Once you're done building all of your houses and pools and doorless sheds you use to lock unwanted step children in so they don’t bother you while they're starving waiting for child protections services to take them away what's left is the living game and this is where the biggest improvements have been made. When I first started playing the living portion of the game I was blown away! I could take my sims to other places to meet other sims!? I wasn’t forced to just wait for the neighbors to walk past and hope I was quick enough to sprint out and have some sort of human interaction with them!? This was amazing! But then after two weddings, one failed marriage, two girlfriends, one boyfriend, two children being taken away by CPS, and an hour of gameplay it occurred to me that there were two full entries with their own numerous expansions between what I last played and this game. After some research it appears as though there has been some level of regression back to a more contained experience after The Sims 3 was a far more open and free experience. From my perspective what is available now is fantastic and fun but if I was someone that had stuck with the series I can see myself being a bit disappointed, but I'm not that person so I'm not disappointed!

As someone who only played the first game and all of it's expansions The Sims 4 is an excellent update to the core concept of the original game. Managing the needs of the Sims, progressing their lives, and providing them with social interactions is all still there but now there are some excellent new additions. When creating my Sim the very first thing I was prompted to do was select their interests and aspirations, initially I wrote this off as a stupid and meaningless decision but as I got more and more into the game it became apparent to me that those decisions that I made at the very outset are what guide a meaningful sense of progression. Sim's don’t live their lives exactly how we want them to anymore, they have long term goals that need to be satisfied in order to keep them happy. While it can still feel like a mundane game with no real progression there is a new give and take balance between the players goals and the Sim's goals and working in harmony together is how both the player and the Sim progress. It's very strange to think about but the game has gotten to the point where rather than being a hollow avatar for the player to inhabit Sim's have become the player's partner in the game and exuding desires beyond eating and going to the bathroom makes each Sim a much more unique character.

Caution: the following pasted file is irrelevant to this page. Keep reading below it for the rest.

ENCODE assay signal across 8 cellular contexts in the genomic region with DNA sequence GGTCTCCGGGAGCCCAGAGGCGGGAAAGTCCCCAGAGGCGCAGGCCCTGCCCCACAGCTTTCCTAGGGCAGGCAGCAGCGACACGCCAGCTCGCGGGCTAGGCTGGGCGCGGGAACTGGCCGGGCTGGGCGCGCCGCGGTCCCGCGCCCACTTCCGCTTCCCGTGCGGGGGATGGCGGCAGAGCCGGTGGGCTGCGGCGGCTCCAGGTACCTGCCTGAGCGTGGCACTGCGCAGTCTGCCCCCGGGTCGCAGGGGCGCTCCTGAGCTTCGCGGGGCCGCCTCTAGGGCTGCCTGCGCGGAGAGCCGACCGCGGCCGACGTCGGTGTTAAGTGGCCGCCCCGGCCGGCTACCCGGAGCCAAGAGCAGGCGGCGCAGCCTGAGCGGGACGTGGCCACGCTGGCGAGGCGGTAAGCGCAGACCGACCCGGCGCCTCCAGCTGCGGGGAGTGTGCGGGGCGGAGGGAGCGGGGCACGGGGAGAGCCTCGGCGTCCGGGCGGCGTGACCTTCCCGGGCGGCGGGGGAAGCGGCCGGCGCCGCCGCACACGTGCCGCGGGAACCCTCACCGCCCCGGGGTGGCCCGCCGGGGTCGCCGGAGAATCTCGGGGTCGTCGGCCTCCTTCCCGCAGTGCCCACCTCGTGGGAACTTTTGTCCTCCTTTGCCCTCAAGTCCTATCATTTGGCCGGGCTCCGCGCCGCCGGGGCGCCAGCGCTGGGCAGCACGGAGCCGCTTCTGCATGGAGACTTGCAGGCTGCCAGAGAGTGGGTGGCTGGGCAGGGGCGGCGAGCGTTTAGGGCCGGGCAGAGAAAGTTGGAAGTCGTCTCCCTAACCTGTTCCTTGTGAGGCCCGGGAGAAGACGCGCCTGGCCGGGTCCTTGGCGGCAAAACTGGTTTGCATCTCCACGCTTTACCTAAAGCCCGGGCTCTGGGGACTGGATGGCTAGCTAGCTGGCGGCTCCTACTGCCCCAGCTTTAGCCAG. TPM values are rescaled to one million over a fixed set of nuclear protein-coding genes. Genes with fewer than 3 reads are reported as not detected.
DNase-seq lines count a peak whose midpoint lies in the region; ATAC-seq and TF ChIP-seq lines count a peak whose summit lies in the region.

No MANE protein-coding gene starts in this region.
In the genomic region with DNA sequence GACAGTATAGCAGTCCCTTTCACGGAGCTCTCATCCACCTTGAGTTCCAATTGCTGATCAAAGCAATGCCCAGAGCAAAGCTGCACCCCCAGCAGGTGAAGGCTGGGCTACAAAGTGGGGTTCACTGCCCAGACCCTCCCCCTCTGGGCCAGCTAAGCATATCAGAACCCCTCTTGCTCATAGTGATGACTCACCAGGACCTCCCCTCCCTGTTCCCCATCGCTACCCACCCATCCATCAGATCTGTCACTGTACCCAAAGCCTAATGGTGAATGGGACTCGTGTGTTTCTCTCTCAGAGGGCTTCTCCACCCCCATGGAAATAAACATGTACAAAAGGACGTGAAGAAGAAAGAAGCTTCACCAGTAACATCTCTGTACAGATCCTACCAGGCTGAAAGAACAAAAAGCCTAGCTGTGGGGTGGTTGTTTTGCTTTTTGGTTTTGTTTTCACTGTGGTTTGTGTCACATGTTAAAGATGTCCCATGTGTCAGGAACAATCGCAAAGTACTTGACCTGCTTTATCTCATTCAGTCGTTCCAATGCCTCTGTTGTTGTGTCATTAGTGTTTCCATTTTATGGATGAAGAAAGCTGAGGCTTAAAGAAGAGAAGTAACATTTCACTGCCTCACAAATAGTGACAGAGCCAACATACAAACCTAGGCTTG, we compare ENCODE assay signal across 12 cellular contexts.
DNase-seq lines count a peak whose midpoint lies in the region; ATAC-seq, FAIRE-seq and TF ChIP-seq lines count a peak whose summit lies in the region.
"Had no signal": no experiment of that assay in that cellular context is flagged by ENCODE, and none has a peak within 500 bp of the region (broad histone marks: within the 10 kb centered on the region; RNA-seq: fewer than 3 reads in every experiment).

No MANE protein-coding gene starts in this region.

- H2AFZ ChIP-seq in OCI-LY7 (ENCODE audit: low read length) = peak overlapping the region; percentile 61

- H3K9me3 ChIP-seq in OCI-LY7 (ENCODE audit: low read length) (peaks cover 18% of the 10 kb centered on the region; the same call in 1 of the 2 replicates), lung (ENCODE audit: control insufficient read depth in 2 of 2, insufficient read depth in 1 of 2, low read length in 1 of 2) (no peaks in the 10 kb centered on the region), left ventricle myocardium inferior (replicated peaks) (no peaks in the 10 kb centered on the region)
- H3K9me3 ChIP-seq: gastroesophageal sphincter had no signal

So would I recommend going back to The Sims after all these years? Yes, but only do it when the game is cheap and when you do be careful to only play the game for one day of nostalgia because above all else it is designed to be addicting. I was excited to get the base game at such a reasonable price and it wasn’t until around hour eight on my first day of playing the game when $200 for all the expansions started to not sound so bad that it occurred to me: EA is a straight up drug deal. They gave me the first taste for a measly $8 because they like me right? But then once I'm hooked they jacked up the price. It was a fun game when I was a kid and to no surprise it's still a very fun game. The improvements that have been made to the series are substantial and exciting and would definitely be worth buying if this was the only game I was playing. But it's not the only game I'm going to play. My 11 hour day with The Sims 4 was an excellent trip down a drug addicted memory lane and for that reason I don’t plan on going back to the series until The Sims 7.

Have you played The Sims recently? What was I missing out on during the formative Sims 2 and 3 years? Let me know in the comments down below.

If you liked what you heard don’t forget to subscribe for a new video every week. And if you just cant get enough check out our video games podcast HardReset for more free form video game discussion or our movies podcast NoRefunds the podcast that watches bad movies so you don’t have to. You can find those on most major podcast services and right here on YouTube. I will be back next week talking about extreme sports games so until then just go play some games!